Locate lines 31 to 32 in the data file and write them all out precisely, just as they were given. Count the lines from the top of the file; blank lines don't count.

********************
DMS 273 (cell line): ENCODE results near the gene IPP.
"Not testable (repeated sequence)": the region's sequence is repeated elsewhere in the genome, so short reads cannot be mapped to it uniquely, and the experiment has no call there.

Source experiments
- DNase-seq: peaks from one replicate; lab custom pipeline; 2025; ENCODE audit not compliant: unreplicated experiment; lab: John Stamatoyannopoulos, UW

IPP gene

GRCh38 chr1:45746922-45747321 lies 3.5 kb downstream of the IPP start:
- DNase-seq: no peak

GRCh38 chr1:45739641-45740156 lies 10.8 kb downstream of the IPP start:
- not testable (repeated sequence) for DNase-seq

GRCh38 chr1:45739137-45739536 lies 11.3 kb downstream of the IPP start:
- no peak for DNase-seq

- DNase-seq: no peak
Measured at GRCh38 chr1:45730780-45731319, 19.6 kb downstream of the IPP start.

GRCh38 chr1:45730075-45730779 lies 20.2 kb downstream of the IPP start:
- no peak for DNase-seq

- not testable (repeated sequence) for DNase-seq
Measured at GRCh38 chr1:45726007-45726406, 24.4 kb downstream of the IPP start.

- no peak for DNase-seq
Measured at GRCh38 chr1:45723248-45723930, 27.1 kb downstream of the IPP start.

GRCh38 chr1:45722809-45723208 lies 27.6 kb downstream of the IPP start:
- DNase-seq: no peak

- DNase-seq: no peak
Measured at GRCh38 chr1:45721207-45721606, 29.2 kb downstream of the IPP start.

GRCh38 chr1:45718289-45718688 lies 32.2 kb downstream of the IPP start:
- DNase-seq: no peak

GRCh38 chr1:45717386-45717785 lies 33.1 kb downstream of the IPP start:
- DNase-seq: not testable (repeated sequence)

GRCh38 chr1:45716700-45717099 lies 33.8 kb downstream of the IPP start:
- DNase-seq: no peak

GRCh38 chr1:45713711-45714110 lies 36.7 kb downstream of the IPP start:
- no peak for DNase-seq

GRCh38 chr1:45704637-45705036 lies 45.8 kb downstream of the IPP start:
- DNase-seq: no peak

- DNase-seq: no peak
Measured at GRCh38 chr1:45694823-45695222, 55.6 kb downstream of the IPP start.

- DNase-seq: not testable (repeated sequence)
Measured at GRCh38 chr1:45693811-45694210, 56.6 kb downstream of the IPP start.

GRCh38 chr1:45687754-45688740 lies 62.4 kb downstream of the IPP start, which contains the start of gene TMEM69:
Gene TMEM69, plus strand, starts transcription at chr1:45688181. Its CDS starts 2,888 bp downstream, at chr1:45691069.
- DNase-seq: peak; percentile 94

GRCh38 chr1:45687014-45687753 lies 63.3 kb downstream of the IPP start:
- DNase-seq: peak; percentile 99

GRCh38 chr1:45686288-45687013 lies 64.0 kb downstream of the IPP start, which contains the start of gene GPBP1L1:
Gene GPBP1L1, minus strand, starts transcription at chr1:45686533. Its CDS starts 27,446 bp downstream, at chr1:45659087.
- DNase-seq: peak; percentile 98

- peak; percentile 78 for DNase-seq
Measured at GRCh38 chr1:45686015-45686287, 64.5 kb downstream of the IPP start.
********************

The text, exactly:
- no peak for DNase-seq

GRCh38 chr1:45704637-45705036 lies 45.8 kb downstream of the IPP start: